Chrysler’s suggestion that they may now challenge this legislation is very troubling and will do nothing to help turn the struggling car maker around. It is my hope that Chrysler will allow the arbitration process to play itself out and abide by the outcome of these deliberations.As if to underline these tensions, Chrysler has announced to Automotive News [sub] that it has commissioned third-party audits of dealers’ performance in customer care, aftersale care, facility and management. The audit firm SGS Group will score dealers in these areas and provide undisclosed rewards to dealers achieving top scores. The rest? Given the tension over arbitration, look for these audits to be Chrysler’s bully stick to off the dealers it so desperately wants to be rid of.Meanwhile, with product and dealer relations in trouble, finance is forming the third leg of Chrysler’s stool of misery. With GMAC pushing for more lease marketing, dealers are reporting that this is not the road to salvation (go figure). One dealer explains to USA Today:
They drop cars off lease and they’re gone. We lose these people. That will hurt once the new product starts to flow again. They’re leaving us in droves.
But then the government has already backed GMAC and Chrysler in hopes of somehow rescuing both. If GMAC needs to push leases, it will be hard for Chrysler to say no. Chrysler’s dealers, meanwhile, are long used to not having the option either way.
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- Dusterdude @El scotto , I'm aware of the history, I have been in the "working world" for close to 40 years with many of them being in automotive. We have to look at situation in the "big picture". Did UAW make concessions in past ? - yes. Do they deserve an increase now ? -yes . Is their pay increase reasonable given their current compensation package ? Not at all ! By the way - are the automotive CEO's overpaid - definitely! (That is the case in many industries, and a separate topic). As the auto industry slowly but surely moves to EV's , the "big 3" will need to be producing top quality competitive vehicles or they will not survive.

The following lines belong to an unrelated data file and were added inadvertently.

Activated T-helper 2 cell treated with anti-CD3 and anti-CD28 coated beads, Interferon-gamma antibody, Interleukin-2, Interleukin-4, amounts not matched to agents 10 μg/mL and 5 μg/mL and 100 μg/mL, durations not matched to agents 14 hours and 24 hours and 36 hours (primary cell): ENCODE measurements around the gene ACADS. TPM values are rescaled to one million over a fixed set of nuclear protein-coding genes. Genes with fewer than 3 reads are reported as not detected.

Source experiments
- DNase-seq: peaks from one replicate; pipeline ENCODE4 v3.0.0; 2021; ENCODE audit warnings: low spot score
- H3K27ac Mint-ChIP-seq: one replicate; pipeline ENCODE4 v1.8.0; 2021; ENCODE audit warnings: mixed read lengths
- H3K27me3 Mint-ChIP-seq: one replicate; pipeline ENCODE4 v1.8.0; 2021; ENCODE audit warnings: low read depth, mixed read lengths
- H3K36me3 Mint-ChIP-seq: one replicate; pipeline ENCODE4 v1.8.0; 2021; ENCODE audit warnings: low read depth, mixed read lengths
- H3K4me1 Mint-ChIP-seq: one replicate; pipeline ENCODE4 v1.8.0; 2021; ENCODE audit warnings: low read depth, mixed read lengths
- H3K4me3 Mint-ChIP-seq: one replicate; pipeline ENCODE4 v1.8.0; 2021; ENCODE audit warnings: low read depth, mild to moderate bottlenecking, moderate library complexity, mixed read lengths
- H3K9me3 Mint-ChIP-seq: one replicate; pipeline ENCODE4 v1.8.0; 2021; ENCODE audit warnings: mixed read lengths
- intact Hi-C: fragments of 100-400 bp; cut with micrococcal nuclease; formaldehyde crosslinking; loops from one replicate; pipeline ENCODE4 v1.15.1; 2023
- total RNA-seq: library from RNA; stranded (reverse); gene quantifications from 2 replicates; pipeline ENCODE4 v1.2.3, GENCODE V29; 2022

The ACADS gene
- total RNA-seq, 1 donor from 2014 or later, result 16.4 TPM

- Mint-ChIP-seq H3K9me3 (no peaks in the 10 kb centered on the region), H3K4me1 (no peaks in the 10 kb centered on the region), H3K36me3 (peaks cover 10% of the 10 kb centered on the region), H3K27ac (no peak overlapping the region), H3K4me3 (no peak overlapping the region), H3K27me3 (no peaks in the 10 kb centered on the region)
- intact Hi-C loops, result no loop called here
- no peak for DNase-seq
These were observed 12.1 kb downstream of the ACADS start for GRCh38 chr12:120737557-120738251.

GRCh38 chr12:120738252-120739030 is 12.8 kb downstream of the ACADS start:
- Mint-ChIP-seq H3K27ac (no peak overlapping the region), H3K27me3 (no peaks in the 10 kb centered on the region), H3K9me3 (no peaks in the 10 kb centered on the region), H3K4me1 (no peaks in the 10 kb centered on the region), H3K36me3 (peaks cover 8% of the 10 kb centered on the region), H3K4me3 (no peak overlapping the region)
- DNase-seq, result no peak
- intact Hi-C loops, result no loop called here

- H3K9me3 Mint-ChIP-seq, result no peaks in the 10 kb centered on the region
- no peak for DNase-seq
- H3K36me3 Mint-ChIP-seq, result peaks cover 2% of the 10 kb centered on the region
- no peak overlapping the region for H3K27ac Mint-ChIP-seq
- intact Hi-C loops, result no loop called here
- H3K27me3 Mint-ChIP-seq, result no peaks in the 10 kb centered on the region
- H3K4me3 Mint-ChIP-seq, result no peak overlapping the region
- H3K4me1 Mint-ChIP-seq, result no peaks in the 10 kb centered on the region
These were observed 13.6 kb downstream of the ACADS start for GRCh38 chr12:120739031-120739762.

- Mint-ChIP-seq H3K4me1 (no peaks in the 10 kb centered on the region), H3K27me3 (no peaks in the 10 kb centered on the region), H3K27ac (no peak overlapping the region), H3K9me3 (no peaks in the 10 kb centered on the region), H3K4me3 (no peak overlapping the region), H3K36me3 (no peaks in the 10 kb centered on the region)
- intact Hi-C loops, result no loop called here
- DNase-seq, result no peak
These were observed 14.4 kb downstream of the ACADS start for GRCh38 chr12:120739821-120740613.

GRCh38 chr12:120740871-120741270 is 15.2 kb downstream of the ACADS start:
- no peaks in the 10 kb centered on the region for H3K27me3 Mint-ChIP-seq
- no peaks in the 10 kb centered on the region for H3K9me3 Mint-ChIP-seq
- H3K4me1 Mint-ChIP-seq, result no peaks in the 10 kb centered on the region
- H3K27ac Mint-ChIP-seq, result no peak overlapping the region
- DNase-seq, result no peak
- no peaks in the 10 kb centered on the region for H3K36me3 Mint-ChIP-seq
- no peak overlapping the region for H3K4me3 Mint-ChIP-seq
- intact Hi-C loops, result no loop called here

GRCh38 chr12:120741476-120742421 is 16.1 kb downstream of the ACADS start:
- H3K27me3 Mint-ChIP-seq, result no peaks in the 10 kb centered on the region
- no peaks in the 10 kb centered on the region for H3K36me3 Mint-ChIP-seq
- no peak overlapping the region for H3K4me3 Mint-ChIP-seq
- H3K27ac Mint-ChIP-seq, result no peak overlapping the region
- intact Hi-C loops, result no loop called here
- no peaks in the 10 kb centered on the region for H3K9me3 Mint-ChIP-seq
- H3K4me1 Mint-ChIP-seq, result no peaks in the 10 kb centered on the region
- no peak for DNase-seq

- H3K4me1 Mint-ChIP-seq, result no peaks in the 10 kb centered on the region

- Art_Vandelay “We skipped it because we didn’t think anyone would want to steal these things”-Hyundai
- El scotto Huge lumbering SUV? Check. Unknown name soon to be made popular by Tiktok ilk? Check. Scads of these showing up in school drop-off lines? Check. The only real over/under is if these will have as much cachet as Land Rovers themselves? A bespoken item had to be new at one time. Bonus "accepted by the right kind of people" points if EBFlex or Tassos disapproves.
- El scotto No, "brothers and sisters" are the core strength of the union. So you'll take less money and less benefits because "my company really needs helped out"? The UAW already did that with two-tier employees and concessions on their last contract.The Big 3 have never, ever locked out the UAW. The Big 3 have agreed to every collective bargaining agreement since WWII. Neither side will change.
- El scotto Never mind that that F-1 is a bigger circus than EBFlex and Tassos shopping together for their new BDSM outfits and personal lubricants. Also, the F1 rumor mill churns more than EBFlex's mind choosing a new Sharpie to make his next "Free Candy" sign for his white Ram work van. GM will spend a year or two learning how things work in F1. By the third or fourth year GM will have a competitive "F-1 LS" engine. After they win a race or two Ferrari will protest to highest F-1 authorities. Something not mentioned: Will GM get tens of millions of dollars from F-1? Ferrari gets 30 million a year as a participation trophy.